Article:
Pristine Kilkenny leads the way again, topping IBAL for record fifth time

Amid worsening national picture, Kilkenny City continues to set the standard for cleanliness

KILKENNY

A record fifth time at top of IBAL rankings for Kilkenny

For a record fifth time, Kilkenny City has topped the rankings in the final litter survey of 2020 by business group Irish Business Against Litter (IBAL).

The Marble City finished ahead of Killarney, Ennis and Tullamore. Litter levels nationwide increased since the previous survey with fewer than half of the towns surveyed being deemed clean.   

“There is surely a lesson in this result for other towns – while the majority of towns have deteriorated during Covid, Kilkenny has been maintained in pristine condition," noted An Taisce's report.

"All approach routes were top ranking and created a positive first impression of the town – this high standard was sustained for almost all of the remaining sites and there were no seriously littered sites.  With so many top-ranking sites, special mention.  High Street, Upper and Lower John Street, River Nore River Walk (behind Kilkenny Castle) and the grounds of Kilkenny Castle Park – all were excellent with regard to not just litter, but overall presentation and maintenance.”     

Chairman of Keep Kilkenny Beautiful Peter Bluett says KKB are very pleased with the announcement.

"Congratulations to Kilkenny County Council staff, local businesses, community groups, resident associations and all our Keep Kilkenny Beautiful volunteers who have continued to work under difficult conditions to keep Kilkenny beautiful," he said.

NATIONAL PICTURE
In all, litter levels rose in 24 of the 37 towns and cities inspected by An Taisce at the end of 2020, resulting in only 17 being judged to be clean – a fall of over 25% on last summer and in sharp contrast to just 3 years ago, when 80% were clean. According to IBAL, the survey results are consistent with a trend in recent years.

“The decline in cleanliness is less a case of the poorer areas getting worse, but of previously clean towns slipping to littered,” says IBAL spokesperson Conor Horgan.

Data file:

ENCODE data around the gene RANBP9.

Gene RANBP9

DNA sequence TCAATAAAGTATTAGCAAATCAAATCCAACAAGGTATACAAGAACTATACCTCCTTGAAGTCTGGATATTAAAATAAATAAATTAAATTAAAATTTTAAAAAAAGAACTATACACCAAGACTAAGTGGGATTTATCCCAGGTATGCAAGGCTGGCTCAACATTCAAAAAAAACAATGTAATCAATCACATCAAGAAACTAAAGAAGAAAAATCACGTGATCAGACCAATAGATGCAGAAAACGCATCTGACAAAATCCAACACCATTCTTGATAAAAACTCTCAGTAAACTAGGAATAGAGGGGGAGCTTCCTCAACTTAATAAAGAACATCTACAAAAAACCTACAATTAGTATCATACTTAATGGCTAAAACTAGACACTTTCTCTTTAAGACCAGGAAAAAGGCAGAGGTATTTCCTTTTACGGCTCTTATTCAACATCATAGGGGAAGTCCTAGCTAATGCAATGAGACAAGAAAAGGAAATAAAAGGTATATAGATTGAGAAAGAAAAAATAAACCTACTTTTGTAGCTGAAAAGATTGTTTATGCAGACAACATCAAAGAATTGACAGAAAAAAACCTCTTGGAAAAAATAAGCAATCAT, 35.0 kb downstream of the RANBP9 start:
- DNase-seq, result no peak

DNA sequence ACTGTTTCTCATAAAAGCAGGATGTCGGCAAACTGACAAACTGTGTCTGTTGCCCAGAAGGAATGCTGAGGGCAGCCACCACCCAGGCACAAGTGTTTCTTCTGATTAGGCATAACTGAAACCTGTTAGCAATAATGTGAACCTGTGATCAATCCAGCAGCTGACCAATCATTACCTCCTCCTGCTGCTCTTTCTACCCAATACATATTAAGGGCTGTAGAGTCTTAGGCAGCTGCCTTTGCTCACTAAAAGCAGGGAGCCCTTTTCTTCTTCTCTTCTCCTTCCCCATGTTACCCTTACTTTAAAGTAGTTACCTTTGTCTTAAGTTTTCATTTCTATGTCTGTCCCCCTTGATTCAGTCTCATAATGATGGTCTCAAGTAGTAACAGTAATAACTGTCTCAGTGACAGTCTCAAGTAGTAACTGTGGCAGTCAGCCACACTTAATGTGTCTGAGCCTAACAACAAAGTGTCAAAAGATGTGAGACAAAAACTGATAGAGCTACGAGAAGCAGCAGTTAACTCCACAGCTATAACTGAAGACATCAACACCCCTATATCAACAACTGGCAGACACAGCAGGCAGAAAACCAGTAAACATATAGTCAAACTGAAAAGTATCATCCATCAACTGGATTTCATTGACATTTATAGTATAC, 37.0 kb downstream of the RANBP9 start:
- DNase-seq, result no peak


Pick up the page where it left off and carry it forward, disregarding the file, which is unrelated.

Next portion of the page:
“Covid is clearly a factor here, but we should never accept litter as inevitable. It comes down to people disposing of their waste without regard for their surroundings or their fellow citizens and it is entirely unnecessary.”  

One explanation for the rise in litter lies in the restrictions surrounding cleaning services during the pandemic.

“While council workers have not been on the streets as much as normal, the general public has been spending more time than ever out of doors,” says Mr Horgan. There was a sharp rise in the amounts of litter on approach roads to towns, reflecting the fact that the benign winter has seen masses of people out walking. “Ironically, too many of them are showing a shameful disregard for the environment they are enjoying.”

PPE litter
Coffee cups were among the most prevalent litter types found, while there was another rise in glass bottles and cans, suggesting that outdoor drinking has not waned over the winter months. The survey also showed that the second half of 2020 brought a further increase in PPE-related litter, primarily masks.

“Eight months into the pandemic, we would have hoped people would have moved to reusable masks with a resulting fall in mask-related litter. In fact, we are seeing more and more of them ending up our streets,” says Mr Horgan.   

Getting worse
The report highlighted a continued rise in the number of blackspots in towns and cities. IBAL was once again critical of the failure of local authorities to address sites that had been identified in previous surveys as heavily littered. Thirty-six such sites were revisited in this latest survey, yet only 11% were found to have been cleaned up and more than a quarter had actually worsened.

Reluctance
According to IBAL, the reluctance among civic-minded people to pick up litter during the pandemic may carry long term consequences.

“While people have certainly become more attuned to their natural surroundings and more conscious of how litter can spoil those surroundings, this is offset by an understandable unwillingness to pick up waste for fear of contamination," said Mr Horgan.

"As the pandemic endures, and with it the sensitivity around touching items, people may simply get out of the habit of picking up other people’s litter.  We risk losing a civic behaviour which is vital in keeping our country clean."

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